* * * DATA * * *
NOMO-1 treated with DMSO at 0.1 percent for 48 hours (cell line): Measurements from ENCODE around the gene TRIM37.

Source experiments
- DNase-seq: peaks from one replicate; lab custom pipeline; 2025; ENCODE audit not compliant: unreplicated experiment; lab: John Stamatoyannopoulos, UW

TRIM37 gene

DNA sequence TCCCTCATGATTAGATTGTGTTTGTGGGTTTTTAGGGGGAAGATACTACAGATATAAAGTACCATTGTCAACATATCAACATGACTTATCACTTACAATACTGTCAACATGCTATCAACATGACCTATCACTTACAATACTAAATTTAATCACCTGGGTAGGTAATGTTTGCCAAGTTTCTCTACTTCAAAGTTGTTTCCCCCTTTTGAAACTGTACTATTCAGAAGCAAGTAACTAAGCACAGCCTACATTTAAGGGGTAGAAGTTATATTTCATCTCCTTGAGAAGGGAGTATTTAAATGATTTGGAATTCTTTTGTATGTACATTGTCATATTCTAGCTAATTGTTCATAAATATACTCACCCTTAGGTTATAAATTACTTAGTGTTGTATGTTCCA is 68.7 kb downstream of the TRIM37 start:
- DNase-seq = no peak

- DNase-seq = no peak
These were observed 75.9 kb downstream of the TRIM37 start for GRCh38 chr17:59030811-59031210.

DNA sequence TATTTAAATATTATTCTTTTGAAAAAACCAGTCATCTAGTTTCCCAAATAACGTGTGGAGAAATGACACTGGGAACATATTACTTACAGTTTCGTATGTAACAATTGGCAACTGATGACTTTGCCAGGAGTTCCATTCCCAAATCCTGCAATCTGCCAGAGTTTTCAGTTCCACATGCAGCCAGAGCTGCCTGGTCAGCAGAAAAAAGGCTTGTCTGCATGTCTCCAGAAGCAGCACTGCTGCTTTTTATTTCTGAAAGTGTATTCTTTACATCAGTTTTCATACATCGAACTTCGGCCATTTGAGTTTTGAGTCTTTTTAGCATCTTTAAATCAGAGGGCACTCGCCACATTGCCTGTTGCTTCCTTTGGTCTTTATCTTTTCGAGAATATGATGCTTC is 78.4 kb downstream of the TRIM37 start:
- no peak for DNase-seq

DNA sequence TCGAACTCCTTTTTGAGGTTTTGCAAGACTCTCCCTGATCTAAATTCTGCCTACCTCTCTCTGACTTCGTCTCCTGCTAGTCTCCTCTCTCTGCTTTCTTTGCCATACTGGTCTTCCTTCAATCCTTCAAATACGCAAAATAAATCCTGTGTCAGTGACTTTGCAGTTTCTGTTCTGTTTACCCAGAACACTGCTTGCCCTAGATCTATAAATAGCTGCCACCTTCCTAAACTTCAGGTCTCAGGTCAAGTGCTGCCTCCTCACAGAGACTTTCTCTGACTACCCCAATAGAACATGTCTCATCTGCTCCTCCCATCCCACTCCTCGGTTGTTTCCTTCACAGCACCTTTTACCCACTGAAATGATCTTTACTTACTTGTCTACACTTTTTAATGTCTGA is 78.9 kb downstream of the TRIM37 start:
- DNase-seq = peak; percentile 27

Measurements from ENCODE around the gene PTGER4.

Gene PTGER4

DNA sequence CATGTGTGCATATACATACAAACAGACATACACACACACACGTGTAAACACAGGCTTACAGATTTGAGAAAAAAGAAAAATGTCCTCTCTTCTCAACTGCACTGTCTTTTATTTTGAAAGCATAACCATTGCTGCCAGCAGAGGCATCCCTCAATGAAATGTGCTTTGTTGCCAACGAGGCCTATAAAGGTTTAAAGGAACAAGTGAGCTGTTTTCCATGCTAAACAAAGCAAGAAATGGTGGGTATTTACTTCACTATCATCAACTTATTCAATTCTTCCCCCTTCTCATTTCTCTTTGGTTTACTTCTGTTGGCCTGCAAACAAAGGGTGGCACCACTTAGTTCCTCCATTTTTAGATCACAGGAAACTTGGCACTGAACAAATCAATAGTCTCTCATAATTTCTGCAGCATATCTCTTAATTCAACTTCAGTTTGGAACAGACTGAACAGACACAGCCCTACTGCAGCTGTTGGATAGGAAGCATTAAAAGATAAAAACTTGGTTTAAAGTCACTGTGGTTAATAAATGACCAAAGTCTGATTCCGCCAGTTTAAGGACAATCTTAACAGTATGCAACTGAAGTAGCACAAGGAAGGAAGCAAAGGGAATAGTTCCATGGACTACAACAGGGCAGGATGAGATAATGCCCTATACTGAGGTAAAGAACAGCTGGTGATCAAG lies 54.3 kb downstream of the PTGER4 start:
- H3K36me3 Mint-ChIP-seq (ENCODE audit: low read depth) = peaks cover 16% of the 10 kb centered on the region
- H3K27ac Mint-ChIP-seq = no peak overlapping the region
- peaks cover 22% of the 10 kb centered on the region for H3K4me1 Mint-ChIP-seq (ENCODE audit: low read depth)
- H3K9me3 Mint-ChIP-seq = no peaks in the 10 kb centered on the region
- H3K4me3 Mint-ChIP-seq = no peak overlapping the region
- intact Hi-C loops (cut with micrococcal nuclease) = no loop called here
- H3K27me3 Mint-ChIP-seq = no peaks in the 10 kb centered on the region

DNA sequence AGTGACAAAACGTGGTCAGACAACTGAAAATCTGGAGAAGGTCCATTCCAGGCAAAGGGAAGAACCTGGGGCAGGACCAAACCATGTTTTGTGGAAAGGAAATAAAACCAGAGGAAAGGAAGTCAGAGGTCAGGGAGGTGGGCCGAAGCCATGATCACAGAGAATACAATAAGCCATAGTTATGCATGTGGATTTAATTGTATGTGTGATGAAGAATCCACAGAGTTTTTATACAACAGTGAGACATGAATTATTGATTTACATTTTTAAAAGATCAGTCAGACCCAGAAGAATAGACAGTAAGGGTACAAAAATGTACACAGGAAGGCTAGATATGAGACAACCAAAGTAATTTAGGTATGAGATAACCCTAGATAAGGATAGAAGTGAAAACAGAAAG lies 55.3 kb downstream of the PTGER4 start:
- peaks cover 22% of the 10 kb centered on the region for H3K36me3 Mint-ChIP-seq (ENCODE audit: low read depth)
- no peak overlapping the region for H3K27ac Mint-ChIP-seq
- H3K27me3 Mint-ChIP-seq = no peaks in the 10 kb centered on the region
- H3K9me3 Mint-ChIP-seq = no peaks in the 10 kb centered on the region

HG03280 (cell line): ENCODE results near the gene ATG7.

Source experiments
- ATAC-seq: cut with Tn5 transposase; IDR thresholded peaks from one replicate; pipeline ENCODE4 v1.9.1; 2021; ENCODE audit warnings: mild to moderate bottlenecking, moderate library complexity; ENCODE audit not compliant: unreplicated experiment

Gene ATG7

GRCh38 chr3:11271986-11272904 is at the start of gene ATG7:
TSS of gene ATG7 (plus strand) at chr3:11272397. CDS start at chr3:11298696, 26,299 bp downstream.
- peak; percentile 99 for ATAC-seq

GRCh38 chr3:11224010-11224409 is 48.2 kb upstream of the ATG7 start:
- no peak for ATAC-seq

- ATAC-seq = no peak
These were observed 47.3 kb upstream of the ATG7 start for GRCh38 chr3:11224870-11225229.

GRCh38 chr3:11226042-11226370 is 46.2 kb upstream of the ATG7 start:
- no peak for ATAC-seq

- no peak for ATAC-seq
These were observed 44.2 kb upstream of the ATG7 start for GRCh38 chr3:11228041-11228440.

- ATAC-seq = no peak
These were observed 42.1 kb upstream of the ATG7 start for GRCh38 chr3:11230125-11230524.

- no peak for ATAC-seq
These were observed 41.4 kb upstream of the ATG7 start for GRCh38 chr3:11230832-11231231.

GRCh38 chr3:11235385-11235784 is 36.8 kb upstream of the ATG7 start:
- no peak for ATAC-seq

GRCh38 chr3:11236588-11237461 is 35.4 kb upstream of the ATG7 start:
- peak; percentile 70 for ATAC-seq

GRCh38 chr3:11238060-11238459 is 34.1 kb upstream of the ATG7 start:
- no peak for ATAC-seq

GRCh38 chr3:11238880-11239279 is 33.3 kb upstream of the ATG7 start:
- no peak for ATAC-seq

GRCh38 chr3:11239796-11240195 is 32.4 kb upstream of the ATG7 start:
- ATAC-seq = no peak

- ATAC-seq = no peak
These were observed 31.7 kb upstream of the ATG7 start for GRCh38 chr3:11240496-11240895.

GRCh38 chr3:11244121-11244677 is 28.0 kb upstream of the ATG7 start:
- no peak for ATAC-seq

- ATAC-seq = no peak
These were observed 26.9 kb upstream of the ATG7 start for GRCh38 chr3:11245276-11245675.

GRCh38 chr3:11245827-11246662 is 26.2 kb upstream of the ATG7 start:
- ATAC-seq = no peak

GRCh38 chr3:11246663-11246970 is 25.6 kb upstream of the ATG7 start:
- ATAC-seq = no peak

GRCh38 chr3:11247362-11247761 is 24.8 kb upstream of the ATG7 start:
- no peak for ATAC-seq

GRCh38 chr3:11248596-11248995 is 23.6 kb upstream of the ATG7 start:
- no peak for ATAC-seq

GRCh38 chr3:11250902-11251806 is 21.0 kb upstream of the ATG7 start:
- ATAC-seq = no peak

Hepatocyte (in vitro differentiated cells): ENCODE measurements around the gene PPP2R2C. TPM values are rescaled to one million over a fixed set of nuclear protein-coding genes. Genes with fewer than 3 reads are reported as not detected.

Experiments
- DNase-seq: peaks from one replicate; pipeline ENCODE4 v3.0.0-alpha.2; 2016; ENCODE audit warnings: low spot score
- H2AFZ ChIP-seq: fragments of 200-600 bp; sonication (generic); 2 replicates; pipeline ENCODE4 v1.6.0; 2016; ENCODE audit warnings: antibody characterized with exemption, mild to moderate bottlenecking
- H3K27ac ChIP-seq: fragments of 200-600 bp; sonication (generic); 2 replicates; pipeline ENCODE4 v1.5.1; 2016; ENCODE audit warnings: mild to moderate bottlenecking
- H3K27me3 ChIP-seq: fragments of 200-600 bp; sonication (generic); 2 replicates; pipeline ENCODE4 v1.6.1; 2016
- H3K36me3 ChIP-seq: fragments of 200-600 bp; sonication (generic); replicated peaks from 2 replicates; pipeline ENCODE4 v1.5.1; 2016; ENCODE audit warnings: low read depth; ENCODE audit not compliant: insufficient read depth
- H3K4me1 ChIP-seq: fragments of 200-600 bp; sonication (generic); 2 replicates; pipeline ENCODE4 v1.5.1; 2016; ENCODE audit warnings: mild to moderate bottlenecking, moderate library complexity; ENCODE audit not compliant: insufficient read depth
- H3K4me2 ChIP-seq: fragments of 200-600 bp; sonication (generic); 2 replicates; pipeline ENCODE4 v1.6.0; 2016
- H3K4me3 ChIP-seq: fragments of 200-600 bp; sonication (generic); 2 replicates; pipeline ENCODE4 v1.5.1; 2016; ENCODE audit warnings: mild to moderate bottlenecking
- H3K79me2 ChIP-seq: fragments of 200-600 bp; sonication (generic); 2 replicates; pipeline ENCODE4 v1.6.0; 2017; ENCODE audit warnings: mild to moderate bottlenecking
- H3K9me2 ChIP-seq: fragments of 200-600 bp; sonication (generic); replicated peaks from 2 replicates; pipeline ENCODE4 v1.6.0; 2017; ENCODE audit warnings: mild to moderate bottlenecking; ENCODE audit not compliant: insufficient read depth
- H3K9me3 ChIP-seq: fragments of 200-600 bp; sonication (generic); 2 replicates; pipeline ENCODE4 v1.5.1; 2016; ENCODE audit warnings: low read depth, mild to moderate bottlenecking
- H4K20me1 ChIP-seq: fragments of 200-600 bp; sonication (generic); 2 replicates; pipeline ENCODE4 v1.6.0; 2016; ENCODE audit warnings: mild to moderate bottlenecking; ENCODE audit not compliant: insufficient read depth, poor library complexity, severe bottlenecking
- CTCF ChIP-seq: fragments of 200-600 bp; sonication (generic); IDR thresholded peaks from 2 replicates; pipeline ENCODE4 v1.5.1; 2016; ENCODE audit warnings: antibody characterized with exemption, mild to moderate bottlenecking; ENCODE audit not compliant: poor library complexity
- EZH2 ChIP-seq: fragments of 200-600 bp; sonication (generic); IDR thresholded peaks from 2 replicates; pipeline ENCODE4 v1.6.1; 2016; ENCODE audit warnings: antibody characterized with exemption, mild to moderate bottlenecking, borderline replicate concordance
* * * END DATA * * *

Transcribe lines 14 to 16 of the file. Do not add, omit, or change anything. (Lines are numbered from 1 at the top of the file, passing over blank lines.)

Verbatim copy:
Gene PTGER4

DNA sequence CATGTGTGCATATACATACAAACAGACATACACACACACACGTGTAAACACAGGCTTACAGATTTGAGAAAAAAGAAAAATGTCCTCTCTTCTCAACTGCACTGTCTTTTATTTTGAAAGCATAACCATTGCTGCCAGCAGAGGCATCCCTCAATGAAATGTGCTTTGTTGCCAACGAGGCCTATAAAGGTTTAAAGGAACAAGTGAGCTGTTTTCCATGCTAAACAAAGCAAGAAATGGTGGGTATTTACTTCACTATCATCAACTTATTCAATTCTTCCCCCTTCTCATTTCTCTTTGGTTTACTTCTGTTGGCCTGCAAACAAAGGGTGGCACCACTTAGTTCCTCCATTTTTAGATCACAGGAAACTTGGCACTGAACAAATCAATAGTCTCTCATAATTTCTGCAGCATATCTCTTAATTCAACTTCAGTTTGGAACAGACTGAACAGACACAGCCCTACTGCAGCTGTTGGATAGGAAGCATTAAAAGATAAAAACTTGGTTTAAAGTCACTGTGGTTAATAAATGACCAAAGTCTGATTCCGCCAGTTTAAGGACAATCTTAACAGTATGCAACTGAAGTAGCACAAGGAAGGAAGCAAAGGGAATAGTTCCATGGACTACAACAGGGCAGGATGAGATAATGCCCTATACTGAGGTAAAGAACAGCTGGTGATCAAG lies 54.3 kb downstream of the PTGER4 start:
- H3K36me3 Mint-ChIP-seq (ENCODE audit: low read depth) = peaks cover 16% of the 10 kb centered on the region